Not long ago, we would utter the word “Chromebook” in the presence of a not-so-tech-savvy consumer and get looked at like we’re speaking in Klingon. Not any more. Chromebooks dominated 2014, doubling their shipments and becoming nearly ubiquitous in schools and universities.
Chromebook is a different breed of computer. It runs on Google’s web-based Chrome OS, which is designed to be used with an Internet connection. Most of Chromebook’s documents and apps exist in the cloud. And Google automatically provides 100 GB of cloud storage for every Chromebook. This guide will rundown Chromebook basics and speculate if a Chromebook could be your next primary computer.
You can think of a Chromebook as an Internet-dependent laptop that starts up super fast (roughly 7 seconds, or a fraction of the time it takes to boot an older model Windows-based computer). When you turn on the Chromebook you’ll notice the only native app is the Google Chrome Internet browser. And that’s pretty much your key to all that is Chromebook. Everything else is composed of Web apps (email, photos, documents), or apps that run while you’re connected to a network. Google also throws in 100 GB of cloud storage for every Chromebook.
The obvious benefits of everything being saved on the Web is that you’ll have access to it from any computer. Plus, if your Chromebook ever bites the dust, you won’t have to worry about losing all your apps, documents, and settings.
Most Chromebooks can connect to the Internet with both Wi-Fi and 3G, but there are times when you simply can’t find a Wi-Fi signal. Fortunately, there are workaround for plenty of routine tasks. You can still compose and read emails with Gmail Offline and wordprocess with Google Drive Offline. The offline apps will automatically sync and save when your computer has an Internet connection. Listed below are the tasks that Chrome OS can manage without Internet connection:
- Check calendar for appointments
- Write emails with Gmail Offline
- Create and edit documents with Google Drive
- Listen to music (you can store music on Chromebook’s internal hard drive)
- Note taking with Google Keep
- Save webpages for offline reading
Gaming, however, is not really Chromebook’s thing. Due to Chromebooks’ small storage and relatively weak specs, offline gameplay is usually limited to 2D games like Angry Birds.
The specs that matter
Chromebooks usually don’t stand out because of their hardware. Even so, it’s best to know your options.
RAM: Typically, Chromebooks have 2GB of RAM. But that’s beginning to change. Chromebooks are beginning to ship with 4GB optional. The Lenovo Yoga 11e has 4GB of RAM for $360.
Storage Size: All Chromebooks come with at least 16GB of storage. That’s plenty if you use Chromebook as Google intended. Some Chromebooks are available with a 32GB SSD, which will be handy for anyone looking have a little more offline capability.
Processor: Chromebooks mostly offer entry-level processors that can easily handle word processing, emails, and movies but lag in more sophisticated procedures like running 3D games and managing two tasks at once.
Screen Size & Resolution: Chromebooks are offered in several different screen sizes. The kit common is 11.6-inch but there are also 13, 14, and 15-inch options. The current options don’t really impress in the screen department. We had a trouble viewing the Samsung Chromebook 2 from any angle that wasn’t direct. And most Chromebooks don’t offer HD resolution. That’s about to change, as the Acer Chromebook 15 (available sometime in 2015) will have a full-HD screen.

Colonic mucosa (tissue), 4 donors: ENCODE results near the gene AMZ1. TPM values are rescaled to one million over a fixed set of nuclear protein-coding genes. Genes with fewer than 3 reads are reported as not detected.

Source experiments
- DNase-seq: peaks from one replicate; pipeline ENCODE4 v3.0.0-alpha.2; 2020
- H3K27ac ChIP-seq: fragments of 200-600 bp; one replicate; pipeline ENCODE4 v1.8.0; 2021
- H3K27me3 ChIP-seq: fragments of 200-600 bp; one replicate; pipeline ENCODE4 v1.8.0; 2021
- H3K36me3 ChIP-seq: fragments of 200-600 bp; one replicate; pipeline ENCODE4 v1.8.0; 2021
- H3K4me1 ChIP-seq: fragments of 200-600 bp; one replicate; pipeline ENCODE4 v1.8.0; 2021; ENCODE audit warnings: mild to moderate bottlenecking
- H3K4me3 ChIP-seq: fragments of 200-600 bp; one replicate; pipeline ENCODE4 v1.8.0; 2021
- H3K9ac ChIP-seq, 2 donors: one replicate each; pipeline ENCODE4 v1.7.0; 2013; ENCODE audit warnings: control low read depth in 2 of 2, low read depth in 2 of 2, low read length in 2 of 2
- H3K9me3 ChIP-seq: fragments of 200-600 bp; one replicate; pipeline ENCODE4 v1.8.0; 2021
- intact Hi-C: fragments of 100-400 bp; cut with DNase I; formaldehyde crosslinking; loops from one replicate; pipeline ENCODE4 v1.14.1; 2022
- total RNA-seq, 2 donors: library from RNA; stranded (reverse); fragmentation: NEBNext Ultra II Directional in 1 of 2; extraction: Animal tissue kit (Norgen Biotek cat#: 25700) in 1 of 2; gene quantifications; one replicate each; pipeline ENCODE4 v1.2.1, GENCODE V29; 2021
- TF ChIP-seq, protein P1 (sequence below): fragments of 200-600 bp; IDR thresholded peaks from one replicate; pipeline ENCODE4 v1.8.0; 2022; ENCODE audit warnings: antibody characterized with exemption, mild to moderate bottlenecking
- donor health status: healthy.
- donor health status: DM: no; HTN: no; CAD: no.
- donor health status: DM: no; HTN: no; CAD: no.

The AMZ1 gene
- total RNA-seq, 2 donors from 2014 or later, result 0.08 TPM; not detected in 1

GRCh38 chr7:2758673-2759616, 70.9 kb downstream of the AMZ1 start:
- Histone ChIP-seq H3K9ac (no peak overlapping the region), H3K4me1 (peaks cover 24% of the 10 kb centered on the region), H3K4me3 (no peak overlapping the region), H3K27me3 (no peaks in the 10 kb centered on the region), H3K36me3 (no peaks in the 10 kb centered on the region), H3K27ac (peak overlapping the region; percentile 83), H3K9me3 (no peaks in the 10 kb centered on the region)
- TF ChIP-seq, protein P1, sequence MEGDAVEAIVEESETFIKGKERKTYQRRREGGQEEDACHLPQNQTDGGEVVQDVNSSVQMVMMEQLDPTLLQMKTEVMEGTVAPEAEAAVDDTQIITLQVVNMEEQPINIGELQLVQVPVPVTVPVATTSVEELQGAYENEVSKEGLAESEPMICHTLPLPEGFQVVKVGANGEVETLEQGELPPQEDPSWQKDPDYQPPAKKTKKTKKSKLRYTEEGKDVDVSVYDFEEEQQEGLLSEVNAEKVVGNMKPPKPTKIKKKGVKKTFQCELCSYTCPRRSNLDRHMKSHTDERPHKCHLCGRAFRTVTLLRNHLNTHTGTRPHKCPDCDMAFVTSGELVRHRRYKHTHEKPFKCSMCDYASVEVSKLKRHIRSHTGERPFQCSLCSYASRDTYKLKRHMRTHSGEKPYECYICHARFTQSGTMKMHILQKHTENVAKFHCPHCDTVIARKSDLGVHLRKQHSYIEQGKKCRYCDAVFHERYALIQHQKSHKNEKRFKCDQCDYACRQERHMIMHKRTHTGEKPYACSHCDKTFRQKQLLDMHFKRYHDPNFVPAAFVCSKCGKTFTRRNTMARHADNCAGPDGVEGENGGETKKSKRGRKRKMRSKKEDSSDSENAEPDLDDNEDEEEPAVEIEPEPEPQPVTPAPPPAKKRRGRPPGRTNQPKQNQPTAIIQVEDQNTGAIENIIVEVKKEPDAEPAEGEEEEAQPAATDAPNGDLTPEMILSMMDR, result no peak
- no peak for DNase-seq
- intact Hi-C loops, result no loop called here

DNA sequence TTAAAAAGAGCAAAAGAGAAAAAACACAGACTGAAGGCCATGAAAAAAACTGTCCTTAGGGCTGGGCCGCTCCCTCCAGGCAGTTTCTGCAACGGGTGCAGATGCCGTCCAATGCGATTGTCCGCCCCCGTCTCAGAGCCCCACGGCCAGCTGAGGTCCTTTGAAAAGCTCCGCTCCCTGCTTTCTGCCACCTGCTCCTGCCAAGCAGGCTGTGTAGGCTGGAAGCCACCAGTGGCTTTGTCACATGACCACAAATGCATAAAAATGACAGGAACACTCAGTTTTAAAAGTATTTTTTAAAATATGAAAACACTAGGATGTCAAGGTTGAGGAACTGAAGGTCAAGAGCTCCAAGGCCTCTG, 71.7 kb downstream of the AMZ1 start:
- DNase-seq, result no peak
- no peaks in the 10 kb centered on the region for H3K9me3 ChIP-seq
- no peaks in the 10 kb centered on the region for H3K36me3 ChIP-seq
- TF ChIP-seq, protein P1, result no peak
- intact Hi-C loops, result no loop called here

Battery Life: Chromebooks have long battery life. It’s not uncommon to find a Chromebook that can last all day on one charge. However, the very best Windows notebooks can last longer.
For all the workarounds, there are times when Chromebook will fail. For example, anyone who depends on Photoshop or any other downloadable software. The web-based equivalents, like Pixlr, aren’t really a viable alternative. Along the same lines, most Chromebooks have a disappointing screen resolution. And that may not be a huge factor when checking emails and using drive, but you’ll notice when you try to stream Netflix.
Printing and Bluetooth pairing is also a headache on Chromebooks. Google’s native Cloud Print isn’t really up to par and Bluetooth pairing is inconsistent. Especially disappointing when you find that the lion’s share of Chromebooks have major tracking pads woes.
The best budget laptops
Maybe you noticed that Chrome dominated the budget laptop scene in 2014. Sure, several similarly priced Windows laptops that are equally stellar for the buck, but Chromebooks are the best way to utilize productivity suites online for under $350. Google’s Acer 720p includes a touchscreen and quick processor, and an all-day battery life for $280, which, in spite of any offline deficiencies, gives you plenty of utility for a low-budget option.
Related: Acer’s C720P-2600 Chromebook Review
Chromebook as a primary computing device
So maybe we aren’t drooling over the the current batch of Chromebooks. For the most part, their specs are underwhelming and web-based OS is too much of an adjustment. But that’s about to change. Example One: the Acer 15 Chromebook that debuted in Vegas earlier this year. We’re about to see Chromebooks with full-HD options, all day battery life, and Google’s fleet of useful apps.
It’s now reasonable to imagine that a Chromebook can be used as a primary computer. And if you don’t believe me, just look at the numbers. They’ve appeared on Amazon’s best seller list since 2013 and Gartner predicts that Chromebooks will be shipping at a rate of 15 million in 2017. They might not be a powerhouse, or eye-catching, but they’ll tackle basic Internet tasks like the best of them.